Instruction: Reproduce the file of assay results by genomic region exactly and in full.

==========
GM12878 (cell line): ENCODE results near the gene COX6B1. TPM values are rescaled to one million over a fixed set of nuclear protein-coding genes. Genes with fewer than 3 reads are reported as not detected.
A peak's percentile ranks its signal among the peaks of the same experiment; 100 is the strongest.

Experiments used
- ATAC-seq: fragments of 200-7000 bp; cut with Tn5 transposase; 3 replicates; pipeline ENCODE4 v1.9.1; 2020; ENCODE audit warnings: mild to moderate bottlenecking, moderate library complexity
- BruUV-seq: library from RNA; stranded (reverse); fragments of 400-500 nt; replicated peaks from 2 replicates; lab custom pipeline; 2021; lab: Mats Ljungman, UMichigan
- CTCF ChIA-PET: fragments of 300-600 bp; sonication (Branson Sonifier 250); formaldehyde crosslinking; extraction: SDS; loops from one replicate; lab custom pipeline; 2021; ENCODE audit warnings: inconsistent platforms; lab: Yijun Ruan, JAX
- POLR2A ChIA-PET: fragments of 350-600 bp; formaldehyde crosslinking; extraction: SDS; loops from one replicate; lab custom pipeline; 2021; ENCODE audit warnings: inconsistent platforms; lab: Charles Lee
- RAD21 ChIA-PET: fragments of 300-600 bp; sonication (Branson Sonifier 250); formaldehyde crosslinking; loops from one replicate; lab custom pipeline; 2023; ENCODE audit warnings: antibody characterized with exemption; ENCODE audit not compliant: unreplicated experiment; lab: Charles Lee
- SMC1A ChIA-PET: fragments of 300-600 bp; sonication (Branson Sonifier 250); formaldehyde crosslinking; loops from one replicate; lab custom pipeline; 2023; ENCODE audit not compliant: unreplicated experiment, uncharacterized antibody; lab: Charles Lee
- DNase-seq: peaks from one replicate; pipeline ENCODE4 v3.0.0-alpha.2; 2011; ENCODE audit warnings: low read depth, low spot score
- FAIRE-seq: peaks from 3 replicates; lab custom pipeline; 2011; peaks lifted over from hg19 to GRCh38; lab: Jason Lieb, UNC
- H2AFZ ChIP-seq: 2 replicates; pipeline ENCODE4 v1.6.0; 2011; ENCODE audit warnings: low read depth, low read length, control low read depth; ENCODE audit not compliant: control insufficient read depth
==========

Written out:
GM12878 (cell line): ENCODE results near the gene COX6B1. TPM values are rescaled to one million over a fixed set of nuclear protein-coding genes. Genes with fewer than 3 reads are reported as not detected.
A peak's percentile ranks its signal among the peaks of the same experiment; 100 is the strongest.

Experiments used
- ATAC-seq: fragments of 200-7000 bp; cut with Tn5 transposase; 3 replicates; pipeline ENCODE4 v1.9.1; 2020; ENCODE audit warnings: mild to moderate bottlenecking, moderate library complexity
- BruUV-seq: library from RNA; stranded (reverse); fragments of 400-500 nt; replicated peaks from 2 replicates; lab custom pipeline; 2021; lab: Mats Ljungman, UMichigan
- CTCF ChIA-PET: fragments of 300-600 bp; sonication (Branson Sonifier 250); formaldehyde crosslinking; extraction: SDS; loops from one replicate; lab custom pipeline; 2021; ENCODE audit warnings: inconsistent platforms; lab: Yijun Ruan, JAX
- POLR2A ChIA-PET: fragments of 350-600 bp; formaldehyde crosslinking; extraction: SDS; loops from one replicate; lab custom pipeline; 2021; ENCODE audit warnings: inconsistent platforms; lab: Charles Lee
- RAD21 ChIA-PET: fragments of 300-600 bp; sonication (Branson Sonifier 250); formaldehyde crosslinking; loops from one replicate; lab custom pipeline; 2023; ENCODE audit warnings: antibody characterized with exemption; ENCODE audit not compliant: unreplicated experiment; lab: Charles Lee
- SMC1A ChIA-PET: fragments of 300-600 bp; sonication (Branson Sonifier 250); formaldehyde crosslinking; loops from one replicate; lab custom pipeline; 2023; ENCODE audit not compliant: unreplicated experiment, uncharacterized antibody; lab: Charles Lee
- DNase-seq: peaks from one replicate; pipeline ENCODE4 v3.0.0-alpha.2; 2011; ENCODE audit warnings: low read depth, low spot score
- FAIRE-seq: peaks from 3 replicates; lab custom pipeline; 2011; peaks lifted over from hg19 to GRCh38; lab: Jason Lieb, UNC
- H2AFZ ChIP-seq: 2 replicates; pipeline ENCODE4 v1.6.0; 2011; ENCODE audit warnings: low read depth, low read length, control low read depth; ENCODE audit not compliant: control insufficient read depth